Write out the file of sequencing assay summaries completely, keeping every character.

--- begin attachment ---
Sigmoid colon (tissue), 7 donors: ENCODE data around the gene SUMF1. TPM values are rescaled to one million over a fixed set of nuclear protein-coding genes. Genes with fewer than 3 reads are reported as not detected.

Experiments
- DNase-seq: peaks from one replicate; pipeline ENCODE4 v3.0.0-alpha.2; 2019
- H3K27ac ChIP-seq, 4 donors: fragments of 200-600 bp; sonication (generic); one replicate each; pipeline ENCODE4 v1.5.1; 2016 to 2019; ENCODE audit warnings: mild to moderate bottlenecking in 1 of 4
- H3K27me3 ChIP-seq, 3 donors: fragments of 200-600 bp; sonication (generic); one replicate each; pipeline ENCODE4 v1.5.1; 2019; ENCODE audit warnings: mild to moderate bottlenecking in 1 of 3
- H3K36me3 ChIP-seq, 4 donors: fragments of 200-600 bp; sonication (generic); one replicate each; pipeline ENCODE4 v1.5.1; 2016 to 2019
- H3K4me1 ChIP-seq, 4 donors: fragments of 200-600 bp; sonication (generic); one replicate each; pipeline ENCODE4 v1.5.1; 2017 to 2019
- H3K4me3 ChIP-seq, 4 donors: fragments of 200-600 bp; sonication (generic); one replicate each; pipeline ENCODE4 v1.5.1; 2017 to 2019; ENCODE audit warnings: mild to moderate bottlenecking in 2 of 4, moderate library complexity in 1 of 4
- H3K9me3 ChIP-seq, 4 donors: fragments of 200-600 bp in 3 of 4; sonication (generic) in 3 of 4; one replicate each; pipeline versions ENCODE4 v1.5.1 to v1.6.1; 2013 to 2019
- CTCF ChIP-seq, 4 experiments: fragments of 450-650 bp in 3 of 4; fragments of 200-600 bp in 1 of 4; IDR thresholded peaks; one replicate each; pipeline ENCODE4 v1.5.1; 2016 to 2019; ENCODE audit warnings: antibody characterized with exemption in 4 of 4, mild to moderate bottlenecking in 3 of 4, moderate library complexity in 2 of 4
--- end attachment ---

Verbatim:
Sigmoid colon (tissue), 7 donors: ENCODE data around the gene SUMF1. TPM values are rescaled to one million over a fixed set of nuclear protein-coding genes. Genes with fewer than 3 reads are reported as not detected.

Experiments
- DNase-seq: peaks from one replicate; pipeline ENCODE4 v3.0.0-alpha.2; 2019
- H3K27ac ChIP-seq, 4 donors: fragments of 200-600 bp; sonication (generic); one replicate each; pipeline ENCODE4 v1.5.1; 2016 to 2019; ENCODE audit warnings: mild to moderate bottlenecking in 1 of 4
- H3K27me3 ChIP-seq, 3 donors: fragments of 200-600 bp; sonication (generic); one replicate each; pipeline ENCODE4 v1.5.1; 2019; ENCODE audit warnings: mild to moderate bottlenecking in 1 of 3
- H3K36me3 ChIP-seq, 4 donors: fragments of 200-600 bp; sonication (generic); one replicate each; pipeline ENCODE4 v1.5.1; 2016 to 2019
- H3K4me1 ChIP-seq, 4 donors: fragments of 200-600 bp; sonication (generic); one replicate each; pipeline ENCODE4 v1.5.1; 2017 to 2019
- H3K4me3 ChIP-seq, 4 donors: fragments of 200-600 bp; sonication (generic); one replicate each; pipeline ENCODE4 v1.5.1; 2017 to 2019; ENCODE audit warnings: mild to moderate bottlenecking in 2 of 4, moderate library complexity in 1 of 4
- H3K9me3 ChIP-seq, 4 donors: fragments of 200-600 bp in 3 of 4; sonication (generic) in 3 of 4; one replicate each; pipeline versions ENCODE4 v1.5.1 to v1.6.1; 2013 to 2019
- CTCF ChIP-seq, 4 experiments: fragments of 450-650 bp in 3 of 4; fragments of 200-600 bp in 1 of 4; IDR thresholded peaks; one replicate each; pipeline ENCODE4 v1.5.1; 2016 to 2019; ENCODE audit warnings: antibody characterized with exemption in 4 of 4, mild to moderate bottlenecking in 3 of 4, moderate library complexity in 2 of 4